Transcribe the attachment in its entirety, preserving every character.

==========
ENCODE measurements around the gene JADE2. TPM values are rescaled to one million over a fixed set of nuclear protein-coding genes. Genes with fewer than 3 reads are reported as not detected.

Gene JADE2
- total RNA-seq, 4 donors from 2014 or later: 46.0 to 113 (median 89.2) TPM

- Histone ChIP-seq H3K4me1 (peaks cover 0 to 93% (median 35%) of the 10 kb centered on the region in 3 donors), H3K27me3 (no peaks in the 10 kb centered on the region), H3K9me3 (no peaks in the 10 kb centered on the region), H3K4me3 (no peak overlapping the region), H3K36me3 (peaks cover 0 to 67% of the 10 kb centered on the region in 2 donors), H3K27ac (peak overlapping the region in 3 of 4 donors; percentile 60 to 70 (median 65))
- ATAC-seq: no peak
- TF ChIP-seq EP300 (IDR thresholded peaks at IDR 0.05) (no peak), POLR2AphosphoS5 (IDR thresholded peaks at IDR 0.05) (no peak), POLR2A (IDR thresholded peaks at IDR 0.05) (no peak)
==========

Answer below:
ENCODE measurements around the gene JADE2. TPM values are rescaled to one million over a fixed set of nuclear protein-coding genes. Genes with fewer than 3 reads are reported as not detected.

Gene JADE2
- total RNA-seq, 4 donors from 2014 or later: 46.0 to 113 (median 89.2) TPM

- Histone ChIP-seq H3K4me1 (peaks cover 0 to 93% (median 35%) of the 10 kb centered on the region in 3 donors), H3K27me3 (no peaks in the 10 kb centered on the region), H3K9me3 (no peaks in the 10 kb centered on the region), H3K4me3 (no peak overlapping the region), H3K36me3 (peaks cover 0 to 67% of the 10 kb centered on the region in 2 donors), H3K27ac (peak overlapping the region in 3 of 4 donors; percentile 60 to 70 (median 65))
- ATAC-seq: no peak
- TF ChIP-seq EP300 (IDR thresholded peaks at IDR 0.05) (no peak), POLR2AphosphoS5 (IDR thresholded peaks at IDR 0.05) (no peak), POLR2A (IDR thresholded peaks at IDR 0.05) (no peak)